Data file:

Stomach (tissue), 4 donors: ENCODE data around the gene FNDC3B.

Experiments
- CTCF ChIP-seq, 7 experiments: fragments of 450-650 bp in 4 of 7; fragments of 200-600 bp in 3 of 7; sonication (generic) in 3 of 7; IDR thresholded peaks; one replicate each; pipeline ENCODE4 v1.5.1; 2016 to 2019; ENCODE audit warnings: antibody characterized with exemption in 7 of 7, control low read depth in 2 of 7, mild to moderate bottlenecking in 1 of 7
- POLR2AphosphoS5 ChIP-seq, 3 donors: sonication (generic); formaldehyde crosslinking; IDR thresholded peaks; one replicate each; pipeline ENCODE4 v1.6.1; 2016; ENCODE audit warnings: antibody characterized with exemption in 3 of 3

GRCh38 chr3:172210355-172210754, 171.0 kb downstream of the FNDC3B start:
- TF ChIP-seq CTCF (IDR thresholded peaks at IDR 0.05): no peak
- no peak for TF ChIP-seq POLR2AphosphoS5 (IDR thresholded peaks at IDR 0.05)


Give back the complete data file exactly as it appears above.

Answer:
Stomach (tissue), 4 donors: ENCODE data around the gene FNDC3B.

Experiments
- CTCF ChIP-seq, 7 experiments: fragments of 450-650 bp in 4 of 7; fragments of 200-600 bp in 3 of 7; sonication (generic) in 3 of 7; IDR thresholded peaks; one replicate each; pipeline ENCODE4 v1.5.1; 2016 to 2019; ENCODE audit warnings: antibody characterized with exemption in 7 of 7, control low read depth in 2 of 7, mild to moderate bottlenecking in 1 of 7
- POLR2AphosphoS5 ChIP-seq, 3 donors: sonication (generic); formaldehyde crosslinking; IDR thresholded peaks; one replicate each; pipeline ENCODE4 v1.6.1; 2016; ENCODE audit warnings: antibody characterized with exemption in 3 of 3

GRCh38 chr3:172210355-172210754, 171.0 kb downstream of the FNDC3B start:
- TF ChIP-seq CTCF (IDR thresholded peaks at IDR 0.05): no peak
- no peak for TF ChIP-seq POLR2AphosphoS5 (IDR thresholded peaks at IDR 0.05)